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Yesterday we released the findings of this year’s ecommerce accessibility report and found that, unlike in usability, not much had changed when it comes to website accessibility among the top high street retailers.

Whereas the average score in usability has been increasing year-on-year, the average accessibility score actually went down slightly this year (although that may be partly because Woolworths was included again this year and only scored 38 per cent, but this time last year it wasn’t around to assess).

There were obvious exceptions to this lack of improvement however. B&Q was the outstanding mover and has clearly invested in its website since last year. It achieved a score of 84 per cent to top the table, up 16 per cent from last year. Other big improvements were seen with H.Samuel climbing from 8th place to 3rd, improving its score from 65 to 75, and Next which climbed from 18th to 11th with an improvement of 9% to 60.

In contrast, Marks & Spencer’s website, newly launched in October 2009, only managed to increase its accessibility score by 1 per cent to 59 per cent, even though it now leads the way in usability.

So, what’s the reason for the general lack of improvement in accessibility considering there’s continual investment in these ecommerce websites? Well this could be down to advances in web technologies making it more difficult for ecommerce sites to maintain levels of accessibility as they provide richer interactions.

It used to be the case that, if you did your usability and SEO work right, you’d be 80% there with accessibility due to the interlinked nature of the disciplines. However, AJAX and Web 2.0 present new challenges from an accessibility point of view and this is no longer the case.

However, some of these mistakes are so easy to rectify it’s amazing that so many sites fail every year. For example, the guideline that gets the lowest average every year is providing focus states for links to make them accessible for keyboard-only users. This can be done through one simple line of code, yet only B&Q, John Lewis, Argos and HMV do this to a reasonable level and the majority of sites don’t even attempt it.

nearlondon-screenshotLove shopping but hate the crowds? The answer may be Near‘s virtual Oxford Street. They’re taking the world’s largest and best loved shopping areas and recreating them in the virtual world, Second Life-style with a focus on shopping. Reports are that big names including M&S and Liberty have signed up to display their shop windows in NearLondon, as they do in their bricks and mortar stores. Users can then go directly through to the product or shop online from this virtual Oxford Street, to view more details and buy.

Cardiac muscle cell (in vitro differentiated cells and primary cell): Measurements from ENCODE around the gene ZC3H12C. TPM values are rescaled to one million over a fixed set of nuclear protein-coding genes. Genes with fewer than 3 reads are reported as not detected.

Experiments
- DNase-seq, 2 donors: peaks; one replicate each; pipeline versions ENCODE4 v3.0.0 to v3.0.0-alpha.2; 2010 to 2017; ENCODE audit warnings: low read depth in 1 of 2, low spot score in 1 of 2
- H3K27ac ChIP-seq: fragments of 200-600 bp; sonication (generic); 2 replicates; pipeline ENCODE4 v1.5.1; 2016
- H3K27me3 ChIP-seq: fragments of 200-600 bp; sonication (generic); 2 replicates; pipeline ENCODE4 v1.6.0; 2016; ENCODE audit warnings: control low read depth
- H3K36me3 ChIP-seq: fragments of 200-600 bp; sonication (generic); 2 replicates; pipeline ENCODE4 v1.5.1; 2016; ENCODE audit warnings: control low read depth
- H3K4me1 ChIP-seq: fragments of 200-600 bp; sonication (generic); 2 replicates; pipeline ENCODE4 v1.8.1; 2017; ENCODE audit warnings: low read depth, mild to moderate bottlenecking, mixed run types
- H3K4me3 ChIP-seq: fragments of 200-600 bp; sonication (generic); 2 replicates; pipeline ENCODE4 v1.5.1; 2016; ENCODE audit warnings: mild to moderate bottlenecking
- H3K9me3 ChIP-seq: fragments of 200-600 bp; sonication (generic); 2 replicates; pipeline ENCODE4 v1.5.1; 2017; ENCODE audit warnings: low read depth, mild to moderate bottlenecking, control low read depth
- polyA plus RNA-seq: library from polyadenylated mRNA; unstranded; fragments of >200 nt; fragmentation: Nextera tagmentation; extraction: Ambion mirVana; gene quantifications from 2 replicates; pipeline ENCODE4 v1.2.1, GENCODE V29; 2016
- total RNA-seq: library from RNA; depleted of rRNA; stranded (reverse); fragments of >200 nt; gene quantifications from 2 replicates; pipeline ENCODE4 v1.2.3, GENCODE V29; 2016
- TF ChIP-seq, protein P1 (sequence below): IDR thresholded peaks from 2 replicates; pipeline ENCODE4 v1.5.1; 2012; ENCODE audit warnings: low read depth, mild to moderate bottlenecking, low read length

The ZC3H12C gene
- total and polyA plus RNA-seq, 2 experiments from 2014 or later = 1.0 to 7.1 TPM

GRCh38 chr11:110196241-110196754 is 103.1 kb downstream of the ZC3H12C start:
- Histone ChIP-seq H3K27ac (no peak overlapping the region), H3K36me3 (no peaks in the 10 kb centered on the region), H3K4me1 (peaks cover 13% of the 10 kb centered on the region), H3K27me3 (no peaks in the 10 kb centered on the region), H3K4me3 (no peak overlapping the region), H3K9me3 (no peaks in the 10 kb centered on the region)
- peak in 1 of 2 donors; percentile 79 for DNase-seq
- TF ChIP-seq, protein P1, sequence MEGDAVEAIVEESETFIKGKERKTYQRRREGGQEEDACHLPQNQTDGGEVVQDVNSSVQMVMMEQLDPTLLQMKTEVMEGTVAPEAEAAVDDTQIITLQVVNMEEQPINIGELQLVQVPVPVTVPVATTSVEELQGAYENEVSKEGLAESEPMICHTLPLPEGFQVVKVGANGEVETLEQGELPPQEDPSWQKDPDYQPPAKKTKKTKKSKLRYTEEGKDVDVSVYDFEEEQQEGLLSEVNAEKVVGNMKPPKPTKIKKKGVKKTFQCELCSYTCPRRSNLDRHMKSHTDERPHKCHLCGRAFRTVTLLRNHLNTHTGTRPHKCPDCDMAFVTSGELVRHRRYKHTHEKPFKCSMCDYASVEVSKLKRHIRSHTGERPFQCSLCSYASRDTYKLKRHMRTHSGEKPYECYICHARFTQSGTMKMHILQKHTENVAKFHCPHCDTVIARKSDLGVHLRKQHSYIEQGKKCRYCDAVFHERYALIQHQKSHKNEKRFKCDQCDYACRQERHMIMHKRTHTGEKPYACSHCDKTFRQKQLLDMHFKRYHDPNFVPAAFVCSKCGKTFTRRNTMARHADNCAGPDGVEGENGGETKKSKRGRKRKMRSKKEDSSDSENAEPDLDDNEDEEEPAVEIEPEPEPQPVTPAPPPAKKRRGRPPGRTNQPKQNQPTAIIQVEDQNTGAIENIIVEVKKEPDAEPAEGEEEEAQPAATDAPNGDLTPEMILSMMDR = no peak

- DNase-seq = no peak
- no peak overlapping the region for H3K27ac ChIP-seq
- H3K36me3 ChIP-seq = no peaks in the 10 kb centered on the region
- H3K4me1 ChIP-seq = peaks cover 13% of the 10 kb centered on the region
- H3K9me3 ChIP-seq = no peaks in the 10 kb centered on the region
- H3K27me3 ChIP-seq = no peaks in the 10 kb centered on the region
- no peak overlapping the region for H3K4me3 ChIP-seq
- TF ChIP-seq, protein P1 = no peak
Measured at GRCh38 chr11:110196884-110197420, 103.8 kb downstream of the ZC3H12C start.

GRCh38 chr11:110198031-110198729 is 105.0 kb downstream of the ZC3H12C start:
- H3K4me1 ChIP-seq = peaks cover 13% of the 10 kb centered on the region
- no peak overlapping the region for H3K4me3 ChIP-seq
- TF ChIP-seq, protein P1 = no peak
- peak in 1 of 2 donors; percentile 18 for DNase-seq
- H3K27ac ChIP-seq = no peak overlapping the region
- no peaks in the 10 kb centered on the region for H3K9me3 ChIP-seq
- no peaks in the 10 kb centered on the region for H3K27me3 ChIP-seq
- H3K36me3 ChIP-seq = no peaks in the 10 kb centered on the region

I found that only some stores, e.g. Accessorize, had their various branches identified through NearLondon’s location search. This is a little disappointing given that lots of chains have more than one shop in the Oxford Street area and you may prefer one over another. I looked up M&S (reportedly part of NearLondon) and the search came up with just one result. This didn’t give me specific address details (other than Oxford St.), so at first glance it was unclear whether I was going to the M&S flagship store near Marble Arch or their other branch, the Pantheon, also on Oxford Street. Additionally, many shop windows appear blacked out with just the Near logo displayed. Presumably these shops haven’t signed up with Nearworld yet; but as a user, my experience is somewhat diminished by this.

Once more shops take part, this could be useful for inspiration, when you have an occasion to buy for but need a bit of help getting started, or when you’re simply checking out which look’s in this season. I haven’t tried it myself but NearLondon also lets you go shopping with your friends virtually, which could work if you’re all in different places.

Personally, I’d miss the delights of walking down Oxford Street in person such as unexpectedly bumping into an old friend or the delectable smell of Belgian waffles by Bond Street tube. But should I ever leave London (and perhaps this is their target audience, tourists who love London shopping), I’d more likely go for a nostalgic trip down Oxford Street virtually.

Are you a NearLondon user? Are you tempted to give up the stress of London shopping? Let us know your thoughts.

Screenshot of Google phone websiteGoogle’s launched its own branded phone (with HTC) after plenty of speculation in the mobile and business worlds. The move, however, came through its new e-commerce store, which was more of a surprise. As a User Experience enthusiast (and practitioner) I couldn’t help but investigate how Google tackled the customer experience¬† of their new online offering. Expectations are high given that Google’s notorious for copious research on making their services user-friendly.

I haven’t yet got my hands on a Nexus One phone so I checked out a 3D tour in their new online store. The store followed Google’s familiar minimalist look and feel and the pull tag just wanted to be clicked. The ‘feel’ option intrigued me – how was I going to know how it felt? It was a neat way of demonstrating the phone’s scale in relation to your palm but perhaps ‘Fit’ would’ve set my expectations better as I didn’t know any more about its tactility.